This stocky parrot is also known as Green-cheeked or Red-crowned Amazon, or in Spanish vernacular, Loro Tamaulipeco or Loro Cabeza Roja. Red-crowned Parrot can be told from other local parrots by its red forehead, pale bill, and black-tipped nape and back feathering.
Like Thick-billed Parrot, Red-crowned Parrots are threatened by habitat loss and illegal trapping for the pet trade. Steep declines within the species' limited range have led to its designation as endangered on the IUCN Red List. It's also a candidate for listing under the U.S. Endangered Species Act (ESA).
Although their natural range is restricted to the lowlands of northeastern Mexico, escaped or released Red-crowned Parrots have established feral populations in California, Florida, Texas, on the island of Oahu in Hawai'i, and on Puerto Rico. (Other parrots, such as the Red-masked Parakeet, have established similar feral populations in these states.) Introduced Red-crowned Parrot populations have adapted so well to urban life that their numbers in the United States may rival the native population in Mexico.
The estimated population of 625 Red-crowned Parrots in the lower Rio Grande Valley of Texas may be natural vagrants from Mexico, feral birds, or both.
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Although the Red-crowned Parrot is resident (non-migratory) within its native range, it may wander far outside its normal breeding areas during the winter. These movements may reflect birds taking advantage of particularly abundant sources of food.
Like larger relatives such as Military and Great Green Macaws, Red-crowned Parrots feed primarily on fruit, seeds, and nuts, particularly the seeds of dominant tree species found in their area. During their nonbreeding season, Red-crowned Parrots forage in flocks, usually in early morning or late afternoon.
Red-crowned Parrots are quite vocal, with a wide repertoire of calls that communicate a variety of messages. Breeding pairs will defend their nest site from invading pairs using a coordinated vocal duet. Their tendency to vocalize so close to their nest cavities makes it relatively easy for poachers to find nest sites and has greatly contributed to their population decline. Outside of the breeding season, they are noisiest while in transit to and from their large overnight roosts.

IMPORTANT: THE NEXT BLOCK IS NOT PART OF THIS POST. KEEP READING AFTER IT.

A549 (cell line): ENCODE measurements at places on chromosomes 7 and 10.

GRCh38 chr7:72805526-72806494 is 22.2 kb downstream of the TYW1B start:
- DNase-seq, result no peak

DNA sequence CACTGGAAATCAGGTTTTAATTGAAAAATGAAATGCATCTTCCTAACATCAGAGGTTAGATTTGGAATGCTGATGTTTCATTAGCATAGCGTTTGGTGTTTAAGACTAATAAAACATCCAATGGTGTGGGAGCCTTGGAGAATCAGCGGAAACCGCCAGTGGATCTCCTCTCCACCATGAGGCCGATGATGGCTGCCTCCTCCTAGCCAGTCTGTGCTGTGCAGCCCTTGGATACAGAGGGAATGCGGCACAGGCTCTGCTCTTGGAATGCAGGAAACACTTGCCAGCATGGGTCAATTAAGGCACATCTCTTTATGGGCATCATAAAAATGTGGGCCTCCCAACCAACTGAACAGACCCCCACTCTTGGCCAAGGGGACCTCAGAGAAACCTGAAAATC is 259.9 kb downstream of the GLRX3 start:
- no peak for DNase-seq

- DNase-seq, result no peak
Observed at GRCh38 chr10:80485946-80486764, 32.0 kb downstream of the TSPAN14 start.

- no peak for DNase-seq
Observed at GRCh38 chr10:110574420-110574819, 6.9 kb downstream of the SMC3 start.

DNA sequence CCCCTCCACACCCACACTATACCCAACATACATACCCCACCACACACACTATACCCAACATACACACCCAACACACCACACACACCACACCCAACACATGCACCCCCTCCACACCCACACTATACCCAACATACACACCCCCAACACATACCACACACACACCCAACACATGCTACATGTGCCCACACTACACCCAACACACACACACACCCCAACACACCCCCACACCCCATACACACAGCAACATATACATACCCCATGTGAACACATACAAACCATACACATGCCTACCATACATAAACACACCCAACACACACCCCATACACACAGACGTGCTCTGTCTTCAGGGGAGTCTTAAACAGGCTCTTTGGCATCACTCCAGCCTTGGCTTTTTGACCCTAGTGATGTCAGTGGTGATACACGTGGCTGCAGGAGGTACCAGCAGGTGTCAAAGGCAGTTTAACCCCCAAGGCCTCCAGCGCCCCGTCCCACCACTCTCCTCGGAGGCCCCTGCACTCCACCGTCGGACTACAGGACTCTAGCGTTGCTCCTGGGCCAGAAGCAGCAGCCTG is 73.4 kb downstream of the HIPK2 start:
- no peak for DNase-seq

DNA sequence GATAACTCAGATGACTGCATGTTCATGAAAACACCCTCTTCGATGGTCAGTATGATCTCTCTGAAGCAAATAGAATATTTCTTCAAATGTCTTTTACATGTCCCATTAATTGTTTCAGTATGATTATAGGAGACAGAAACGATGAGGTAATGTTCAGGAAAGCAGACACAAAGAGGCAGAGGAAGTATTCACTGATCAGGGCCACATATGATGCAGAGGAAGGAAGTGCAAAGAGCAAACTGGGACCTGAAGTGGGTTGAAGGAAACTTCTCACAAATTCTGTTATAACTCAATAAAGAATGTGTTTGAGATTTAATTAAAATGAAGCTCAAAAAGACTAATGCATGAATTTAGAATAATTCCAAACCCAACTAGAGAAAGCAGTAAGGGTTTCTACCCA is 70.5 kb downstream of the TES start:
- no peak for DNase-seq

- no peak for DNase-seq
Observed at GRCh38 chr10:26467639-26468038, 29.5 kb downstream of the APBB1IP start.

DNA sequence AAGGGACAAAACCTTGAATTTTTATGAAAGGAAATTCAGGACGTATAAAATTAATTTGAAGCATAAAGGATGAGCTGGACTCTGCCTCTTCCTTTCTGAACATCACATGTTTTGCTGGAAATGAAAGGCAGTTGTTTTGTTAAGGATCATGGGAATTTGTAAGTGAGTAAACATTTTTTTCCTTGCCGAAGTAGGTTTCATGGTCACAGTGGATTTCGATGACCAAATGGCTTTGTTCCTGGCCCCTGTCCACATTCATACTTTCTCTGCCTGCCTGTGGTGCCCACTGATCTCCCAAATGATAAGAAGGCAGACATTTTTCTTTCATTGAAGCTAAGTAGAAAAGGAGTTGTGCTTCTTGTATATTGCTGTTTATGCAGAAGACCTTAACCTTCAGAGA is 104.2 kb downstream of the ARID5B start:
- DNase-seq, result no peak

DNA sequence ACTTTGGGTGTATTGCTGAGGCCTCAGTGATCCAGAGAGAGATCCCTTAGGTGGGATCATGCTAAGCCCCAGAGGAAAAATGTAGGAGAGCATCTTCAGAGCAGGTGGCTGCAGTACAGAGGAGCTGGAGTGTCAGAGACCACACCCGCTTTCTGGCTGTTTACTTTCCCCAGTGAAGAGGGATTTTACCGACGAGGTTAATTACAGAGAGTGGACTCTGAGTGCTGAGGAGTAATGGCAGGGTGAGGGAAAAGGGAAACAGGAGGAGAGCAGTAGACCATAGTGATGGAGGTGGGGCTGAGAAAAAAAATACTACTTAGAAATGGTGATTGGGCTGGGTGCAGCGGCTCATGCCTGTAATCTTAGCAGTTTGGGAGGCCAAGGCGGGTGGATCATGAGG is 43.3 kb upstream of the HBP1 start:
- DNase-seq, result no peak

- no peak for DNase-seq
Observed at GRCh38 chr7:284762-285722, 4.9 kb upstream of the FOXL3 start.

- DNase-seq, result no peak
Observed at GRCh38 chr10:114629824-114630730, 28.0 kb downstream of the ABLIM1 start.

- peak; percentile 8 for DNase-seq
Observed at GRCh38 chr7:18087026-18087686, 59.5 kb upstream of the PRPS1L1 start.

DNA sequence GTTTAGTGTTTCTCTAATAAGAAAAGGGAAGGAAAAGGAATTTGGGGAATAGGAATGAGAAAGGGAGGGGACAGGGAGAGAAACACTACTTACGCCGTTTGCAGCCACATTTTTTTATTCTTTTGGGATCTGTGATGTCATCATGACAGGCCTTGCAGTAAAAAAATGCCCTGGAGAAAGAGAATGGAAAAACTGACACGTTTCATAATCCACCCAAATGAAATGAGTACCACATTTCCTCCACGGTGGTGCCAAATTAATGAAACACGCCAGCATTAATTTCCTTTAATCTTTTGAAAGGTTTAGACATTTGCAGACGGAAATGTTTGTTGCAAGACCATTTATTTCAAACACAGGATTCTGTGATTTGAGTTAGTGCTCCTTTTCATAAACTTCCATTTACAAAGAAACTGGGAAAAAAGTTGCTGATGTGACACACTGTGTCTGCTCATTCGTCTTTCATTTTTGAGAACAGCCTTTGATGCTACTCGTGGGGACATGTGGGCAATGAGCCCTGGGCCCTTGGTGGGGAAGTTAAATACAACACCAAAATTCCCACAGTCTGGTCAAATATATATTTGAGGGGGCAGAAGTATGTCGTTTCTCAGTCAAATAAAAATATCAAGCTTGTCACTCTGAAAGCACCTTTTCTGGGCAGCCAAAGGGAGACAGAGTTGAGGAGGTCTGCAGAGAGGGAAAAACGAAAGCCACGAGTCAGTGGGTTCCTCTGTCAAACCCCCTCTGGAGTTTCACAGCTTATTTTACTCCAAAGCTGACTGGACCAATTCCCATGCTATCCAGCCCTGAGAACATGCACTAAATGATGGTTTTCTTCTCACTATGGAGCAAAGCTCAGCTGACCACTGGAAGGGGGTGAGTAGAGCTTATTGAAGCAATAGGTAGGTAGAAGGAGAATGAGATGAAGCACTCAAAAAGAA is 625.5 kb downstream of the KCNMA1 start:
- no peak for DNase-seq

Like other parrots, including the Blue-throated Macaw, Red-crowned pairs establish lifelong pair-bonds. Pairs often nest in close proximity, forming "colonies" within suitable forest habitat. They do not build nests, instead occupying tree cavities already created by other species such as woodpeckers.
A female selects her ideal nest cavity after a systematic search of available real estate. Both sexes actively participate in this hunt, but the final decision may rest with the female.
Red-crowned Parrots have high nest fidelity and will return to the same nest location year after year, but only if they successfully raise chicks. If a nest site doesn't produce chicks or is poached, the birds will abandon that site permanently.
A pair of Red-crowned Parrots usually produces one brood per breeding season. The female begins to incubate after her laying her first egg, eventually producing a clutch of two to five eggs. During incubation and part of the early nestling phase, she stays in the nest nearly continuously, only leaving in response to danger or to receive food from the male.
The female parrot broods the hatchlings for the first few weeks, keeping them safe and warm, then moves out of the cavity once the chicks are larger. Both parents continue to deliver food to the young birds twice a day, once in the morning and once before dusk, for the next few weeks until the nestlings fledge. Chicks may stay with their parents for several months after fledging.
Conservation and ABC Involvement
American Bird Conservancy and the Rio Grande Joint Venture (RGJV) are helping to coordinate monitoring efforts for the Red-crowned Parrot. A binational team of federal, state, nongovernmental, and academic partners has been conducting quarterly and annual Red-crowned Parrot surveys in south Texas and will soon begin these surveys in northern Mexico. (Partners include the U.S. Fish and Wildlife Service, Texas Parks and Wildlife Department, University of Texas – Rio Grande Valley, Texas A&M University, Pronatura Noreste, the Tamaulipas State government in Mexico, and others.)
To directly address the causes of the Red-crowned Parrot's decline, ABC, the RGJV and Mexican partners are currently seeking support for the development of a monitoring and conservation plan for this bird in the core of its remaining critical habitat in northern Mexico.
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